Generation gap translates to different political priorities

The 2016 primary race has been one of the most divisive elections in recent memory. One family of Muslim immigrants in Virginia exemplifies this divide -- and the growing intergenerational gap in political priorities.

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    We turn now to Virginia, a key swing state this fall, where a mother and daughter see the Democratic race through very different generational lenses.

  • AIYHA ABDELBAGI, Sanders Supporter:

    My name is Aiyha Abdelbagi. I'm 19 years old. I live in Falls Church, Virginia, and I'm advocating for Bernie Sanders to be the next president of the United States.

  • AHLAM ELSHAIB, Clinton Supporter:

    My name is Ahlam Elshaib. I'm the mother of four children. I'm voting for Mrs. Hillary Clinton. I feel like she has plenty of experience.

    Me and my daughter, Aiyha, we love to talk a lot about so many issues. We have, like, more than a mother and daughter relationship. We are friends.


    I go to George Mason University. I'm in my second semester of freshman year, and I'm a government and international relations major. It takes me about an hour-and-a-half to get to school.

    So, lots of time, I usually like the read my textbooks, which I try to do. But, if I get bored, I read the newspaper. I listen to music.

    I definitely would love to be like a senator or somewhere high up there. I get like this rush when I hear about politics and watching the news. It's my passion.


    I'm a stay-home mother. My day starts so early in the morning. I start to do my job at home, cleaning, cooking, prepare their beds. When I came to the United States, for 14 years, I did not have any health insurance.


    We'd go to the doctor, but I would never see you at the doctor or the dentist. It makes sense now.


    Yes. And now I feel, like, happy to have Obamacare, very important issues that Mrs. Hillary is talking about.


    A lot of my friends are government majors. So, we sit and we discuss like what's going on around the world. We're advocating for what we think are solutions to the main problems around the country.

    SEN. BERNIE SANDERS (VT-D), Democratic Presidential Candidate: I will do everything that I can to rid this country of the ugly stain of racism.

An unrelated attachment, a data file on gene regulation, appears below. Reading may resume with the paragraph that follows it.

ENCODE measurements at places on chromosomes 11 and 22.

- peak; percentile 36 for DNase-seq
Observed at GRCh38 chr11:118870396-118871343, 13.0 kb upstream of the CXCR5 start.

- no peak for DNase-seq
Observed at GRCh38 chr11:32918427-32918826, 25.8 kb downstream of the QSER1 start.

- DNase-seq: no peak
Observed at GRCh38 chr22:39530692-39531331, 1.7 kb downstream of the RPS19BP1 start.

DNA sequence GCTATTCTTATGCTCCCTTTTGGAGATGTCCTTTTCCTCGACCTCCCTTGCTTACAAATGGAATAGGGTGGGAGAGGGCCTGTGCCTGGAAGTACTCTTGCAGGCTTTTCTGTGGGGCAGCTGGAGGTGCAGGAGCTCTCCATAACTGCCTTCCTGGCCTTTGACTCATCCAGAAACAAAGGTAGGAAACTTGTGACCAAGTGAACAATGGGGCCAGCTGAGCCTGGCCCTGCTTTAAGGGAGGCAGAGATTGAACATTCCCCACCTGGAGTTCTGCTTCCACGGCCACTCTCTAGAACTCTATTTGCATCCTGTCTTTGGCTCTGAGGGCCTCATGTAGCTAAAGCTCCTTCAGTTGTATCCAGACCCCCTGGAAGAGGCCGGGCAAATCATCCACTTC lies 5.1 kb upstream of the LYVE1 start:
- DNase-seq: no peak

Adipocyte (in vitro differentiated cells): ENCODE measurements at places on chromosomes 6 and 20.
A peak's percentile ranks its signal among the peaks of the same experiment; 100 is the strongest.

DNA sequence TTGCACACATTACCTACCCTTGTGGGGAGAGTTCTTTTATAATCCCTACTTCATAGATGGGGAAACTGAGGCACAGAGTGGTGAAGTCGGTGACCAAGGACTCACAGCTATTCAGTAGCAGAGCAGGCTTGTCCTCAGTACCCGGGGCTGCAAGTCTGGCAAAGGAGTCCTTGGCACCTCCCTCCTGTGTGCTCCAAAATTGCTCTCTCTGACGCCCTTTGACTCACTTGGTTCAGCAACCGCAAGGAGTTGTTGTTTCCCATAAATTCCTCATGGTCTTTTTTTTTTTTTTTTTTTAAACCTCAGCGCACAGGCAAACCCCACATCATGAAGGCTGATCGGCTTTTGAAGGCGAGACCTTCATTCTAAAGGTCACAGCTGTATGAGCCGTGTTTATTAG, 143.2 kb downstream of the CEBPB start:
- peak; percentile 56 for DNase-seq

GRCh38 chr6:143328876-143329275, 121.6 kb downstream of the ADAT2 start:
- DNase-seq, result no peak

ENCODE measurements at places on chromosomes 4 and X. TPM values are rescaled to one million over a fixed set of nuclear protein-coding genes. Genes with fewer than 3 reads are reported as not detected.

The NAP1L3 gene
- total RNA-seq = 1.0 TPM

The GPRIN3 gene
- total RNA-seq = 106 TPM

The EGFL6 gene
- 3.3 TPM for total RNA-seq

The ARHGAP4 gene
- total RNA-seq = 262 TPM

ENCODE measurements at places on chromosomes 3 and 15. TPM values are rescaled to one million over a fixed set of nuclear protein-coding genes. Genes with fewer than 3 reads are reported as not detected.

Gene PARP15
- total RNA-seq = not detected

Bernie Sanders came to George Mason University.

    There was a girl who went up there. And she asked him about the anti-Islamic rhetoric that is being said. And he embraced her in a way that made me feel like he was embracing me.

    It's kind of scary, like, going to school wearing a scarf. There's always like this paranoia that just follows you around. And when he was speaking, he was like, "That shouldn't exist."

    As a college student who sees her dad work over 70 hours a week as a taxicab driver and as someone who has to get a job just to cover a little bit of school and extra expenses, it's hard to not know why we're not living comfortably.


    I want every kid in America to know they will be able to go to college regardless of the income of their families.


    Bernie, when he says that he wants the make college free, it's a very personal issue, because I think education is important for everyone.


    With Hillary Clinton, she makes realistic ideas. She does not just say she will make college free. She says that she will make it affordable, which is easier to believe, right? Yes. Uh-huh.

    HILLARY CLINTON (D), Democratic Presidential Candidate: I am a proud lifelong fighter for women's issues, because I firmly believe what's good for women is good for America.



    As a future politician, of course I try to change my mom's mind. I want her to believe in what I believe in, but I think it's great that she has her own opinions as well.

    It is really important to see a woman in the White House. But it doesn't have to be Hillary. Like, I could be the Hillary of tomorrow.


    Quite a mother and daughter story.

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